Dr. Raymond Soneira of DisplayMate Technologies analyzed the performance of the new iPad's battery when it says it's 100 percent charged versus when it's actually 100 percent charged. Unsurprisingly, he found a discrepancy; it's already been widely reported that the new iPad's charging indicator is bugged somehow and doesn't correctly report when the iPad is fully charged. Though the new iPad may report 100 percent charge capacity, it's in fact only around 90 percent charged at that point. It's a simple bug to fix, and it'll likely be one focus of a 5.1.1 update to iOS.
Where Dr. Soneira's analysis and CNBC's reporting on the issue both go off the rails is when they both say that the iPad is actually overcharging its own battery and thereby causing damage to it. CNBC's analogy is that a battery is like a glass of fruit juice: it's meant to be filled to below the "rim," and if you overfill the glass the juice can spill out. This is an insipid analogy that demonstrates ignorance of how lithium battery technology has worked since... oh, the mid-1990s or so.
Like all modern computers, the iPad's charging circuitry automatically stops charging the battery and puts it on a trickle charge once it reaches 100 percent of its capacity. This maximum capacity decreases over time as the battery accumulates charge cycles, but it's quite gradual; iPads and most other modern Apple gear contain lithium batteries designed to retain 80 percent of their initial capacity after 1000 full charge/discharge cycles. That's 1000 times taking the iPad from 100 percent charged down to zero, or the equivalent.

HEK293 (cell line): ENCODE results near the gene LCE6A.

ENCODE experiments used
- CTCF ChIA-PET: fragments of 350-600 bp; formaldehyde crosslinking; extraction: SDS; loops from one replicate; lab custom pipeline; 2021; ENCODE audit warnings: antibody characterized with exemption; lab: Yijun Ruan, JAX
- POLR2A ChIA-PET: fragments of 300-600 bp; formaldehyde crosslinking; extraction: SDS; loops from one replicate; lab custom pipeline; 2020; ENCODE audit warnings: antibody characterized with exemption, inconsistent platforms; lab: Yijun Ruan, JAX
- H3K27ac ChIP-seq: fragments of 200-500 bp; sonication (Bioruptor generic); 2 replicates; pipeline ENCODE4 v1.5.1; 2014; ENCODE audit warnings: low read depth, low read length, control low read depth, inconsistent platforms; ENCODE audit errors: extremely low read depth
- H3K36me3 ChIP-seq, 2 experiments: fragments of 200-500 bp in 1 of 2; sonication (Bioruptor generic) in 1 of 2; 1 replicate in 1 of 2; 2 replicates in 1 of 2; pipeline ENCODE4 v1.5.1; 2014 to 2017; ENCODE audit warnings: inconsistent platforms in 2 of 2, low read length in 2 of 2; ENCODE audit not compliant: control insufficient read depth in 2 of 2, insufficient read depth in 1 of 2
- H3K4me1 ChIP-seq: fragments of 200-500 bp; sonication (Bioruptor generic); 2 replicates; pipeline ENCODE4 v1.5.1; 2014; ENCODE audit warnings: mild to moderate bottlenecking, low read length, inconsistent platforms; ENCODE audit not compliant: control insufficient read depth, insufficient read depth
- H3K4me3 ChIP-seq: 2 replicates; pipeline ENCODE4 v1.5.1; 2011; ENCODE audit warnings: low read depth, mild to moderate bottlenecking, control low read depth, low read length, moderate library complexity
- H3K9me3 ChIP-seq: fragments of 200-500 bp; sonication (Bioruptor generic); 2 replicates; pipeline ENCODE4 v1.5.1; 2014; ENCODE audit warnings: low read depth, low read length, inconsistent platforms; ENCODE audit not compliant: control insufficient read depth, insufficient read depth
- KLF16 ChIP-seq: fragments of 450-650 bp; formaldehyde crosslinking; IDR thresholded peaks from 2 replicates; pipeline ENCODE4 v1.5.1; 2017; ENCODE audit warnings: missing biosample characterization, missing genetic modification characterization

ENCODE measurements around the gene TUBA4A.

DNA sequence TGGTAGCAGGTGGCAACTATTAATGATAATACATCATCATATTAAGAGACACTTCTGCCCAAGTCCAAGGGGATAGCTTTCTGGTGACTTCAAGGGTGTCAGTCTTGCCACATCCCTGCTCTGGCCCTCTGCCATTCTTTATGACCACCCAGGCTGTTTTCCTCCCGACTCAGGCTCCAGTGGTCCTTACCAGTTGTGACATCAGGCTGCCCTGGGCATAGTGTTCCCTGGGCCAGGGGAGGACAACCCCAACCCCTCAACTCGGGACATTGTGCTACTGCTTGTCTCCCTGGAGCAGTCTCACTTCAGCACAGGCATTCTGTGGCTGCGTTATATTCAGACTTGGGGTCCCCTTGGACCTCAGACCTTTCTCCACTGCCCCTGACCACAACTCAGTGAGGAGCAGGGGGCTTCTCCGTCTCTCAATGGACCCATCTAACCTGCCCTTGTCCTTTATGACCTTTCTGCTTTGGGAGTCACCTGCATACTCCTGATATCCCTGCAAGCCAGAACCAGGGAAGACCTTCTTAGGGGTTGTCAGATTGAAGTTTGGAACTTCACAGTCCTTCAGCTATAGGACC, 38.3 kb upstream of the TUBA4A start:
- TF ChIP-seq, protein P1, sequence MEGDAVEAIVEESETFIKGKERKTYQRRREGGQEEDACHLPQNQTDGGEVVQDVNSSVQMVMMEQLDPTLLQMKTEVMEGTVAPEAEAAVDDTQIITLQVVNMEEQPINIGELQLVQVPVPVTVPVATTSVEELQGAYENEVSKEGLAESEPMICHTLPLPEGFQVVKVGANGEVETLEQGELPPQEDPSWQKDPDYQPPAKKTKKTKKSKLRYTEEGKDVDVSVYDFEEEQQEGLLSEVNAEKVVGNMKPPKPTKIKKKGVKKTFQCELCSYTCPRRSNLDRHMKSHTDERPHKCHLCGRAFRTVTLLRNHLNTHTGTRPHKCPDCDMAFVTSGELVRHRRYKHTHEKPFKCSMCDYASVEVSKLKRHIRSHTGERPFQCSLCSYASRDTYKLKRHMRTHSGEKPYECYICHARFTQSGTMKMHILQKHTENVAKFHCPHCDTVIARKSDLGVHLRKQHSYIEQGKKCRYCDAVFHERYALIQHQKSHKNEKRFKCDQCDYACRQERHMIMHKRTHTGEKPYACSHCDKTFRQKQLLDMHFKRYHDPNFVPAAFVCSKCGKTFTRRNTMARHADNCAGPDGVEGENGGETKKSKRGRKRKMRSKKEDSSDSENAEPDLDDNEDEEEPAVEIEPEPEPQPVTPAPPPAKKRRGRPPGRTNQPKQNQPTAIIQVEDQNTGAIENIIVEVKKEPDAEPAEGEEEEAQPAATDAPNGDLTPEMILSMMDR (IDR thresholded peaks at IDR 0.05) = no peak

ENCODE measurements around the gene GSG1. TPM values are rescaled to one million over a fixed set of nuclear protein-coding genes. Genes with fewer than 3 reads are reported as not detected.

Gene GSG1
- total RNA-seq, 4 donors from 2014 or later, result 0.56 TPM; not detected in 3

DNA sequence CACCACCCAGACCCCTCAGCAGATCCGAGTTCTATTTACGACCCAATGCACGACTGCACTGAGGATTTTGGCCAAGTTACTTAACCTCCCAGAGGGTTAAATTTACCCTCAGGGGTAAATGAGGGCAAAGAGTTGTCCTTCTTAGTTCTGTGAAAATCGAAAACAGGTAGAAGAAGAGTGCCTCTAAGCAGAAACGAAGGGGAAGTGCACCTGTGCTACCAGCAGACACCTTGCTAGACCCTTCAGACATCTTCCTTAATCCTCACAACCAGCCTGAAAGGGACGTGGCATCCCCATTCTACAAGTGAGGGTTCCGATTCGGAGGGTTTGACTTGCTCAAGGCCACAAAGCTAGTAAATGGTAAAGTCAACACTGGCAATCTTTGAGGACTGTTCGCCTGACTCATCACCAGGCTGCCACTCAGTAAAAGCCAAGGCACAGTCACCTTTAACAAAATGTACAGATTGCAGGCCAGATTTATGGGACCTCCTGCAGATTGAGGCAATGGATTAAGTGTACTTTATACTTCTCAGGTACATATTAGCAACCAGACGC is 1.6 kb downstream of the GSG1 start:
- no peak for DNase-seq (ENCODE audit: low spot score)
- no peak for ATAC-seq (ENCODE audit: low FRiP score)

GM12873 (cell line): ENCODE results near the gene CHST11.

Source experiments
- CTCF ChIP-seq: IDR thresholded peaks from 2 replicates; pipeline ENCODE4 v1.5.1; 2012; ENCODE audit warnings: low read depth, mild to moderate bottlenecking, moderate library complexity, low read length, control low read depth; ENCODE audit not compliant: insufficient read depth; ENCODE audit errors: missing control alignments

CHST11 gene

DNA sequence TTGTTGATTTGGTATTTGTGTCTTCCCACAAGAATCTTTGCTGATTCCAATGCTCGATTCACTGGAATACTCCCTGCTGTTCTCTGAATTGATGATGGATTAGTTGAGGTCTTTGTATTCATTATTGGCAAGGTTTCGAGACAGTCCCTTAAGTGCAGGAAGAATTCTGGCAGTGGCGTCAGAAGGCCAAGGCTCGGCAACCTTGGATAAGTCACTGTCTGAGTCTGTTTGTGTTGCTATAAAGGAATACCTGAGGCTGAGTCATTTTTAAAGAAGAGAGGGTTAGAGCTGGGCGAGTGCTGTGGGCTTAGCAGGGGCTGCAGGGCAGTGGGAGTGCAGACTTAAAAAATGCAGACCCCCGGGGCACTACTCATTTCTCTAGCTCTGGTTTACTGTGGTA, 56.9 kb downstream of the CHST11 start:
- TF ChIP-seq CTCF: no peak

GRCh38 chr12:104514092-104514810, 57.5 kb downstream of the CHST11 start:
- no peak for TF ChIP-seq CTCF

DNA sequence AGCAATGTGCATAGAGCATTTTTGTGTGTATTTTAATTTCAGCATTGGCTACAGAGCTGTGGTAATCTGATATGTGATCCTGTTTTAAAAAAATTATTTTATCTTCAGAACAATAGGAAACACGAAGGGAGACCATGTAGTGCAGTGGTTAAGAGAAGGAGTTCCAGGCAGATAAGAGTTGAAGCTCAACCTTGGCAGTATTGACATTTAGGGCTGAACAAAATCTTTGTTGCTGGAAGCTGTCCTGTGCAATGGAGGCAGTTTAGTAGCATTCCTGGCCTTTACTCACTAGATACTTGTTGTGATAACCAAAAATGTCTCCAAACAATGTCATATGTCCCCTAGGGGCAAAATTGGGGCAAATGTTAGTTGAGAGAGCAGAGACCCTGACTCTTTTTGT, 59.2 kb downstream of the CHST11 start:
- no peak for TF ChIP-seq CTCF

It's worth restating that the iPad's charging circuitry automatically stops charging the battery when it senses the battery reached its maximum capacity. This is why you can leave your iPad plugged in overnight without worrying about the battery getting overcharged and exploding in a gooey, hot mess of chemicals and fire. The same is true of iPhones, iPods, and Macs -- once the battery is fully charged, the device throttles the charging circuits down to maintain a slow trickle charge that keeps the battery at or near 100 percent. Or, if you want to go with CNBC's dumb analogy, the glass is actually designed to be filled to the rim, but the juice dispenser is smart enough to stop filling it automatically when it gets to that point.
However, Dr. Soneira and CNBC both seem to think that the bug pertaining to the iPad's charging indicator means the iPad is getting overcharged. They both argue that the iPad's battery is actually at 100 percent of its charge capacity when it says so, and leaving the iPad plugged in after that 100 percent overcharges the battery and causes damage.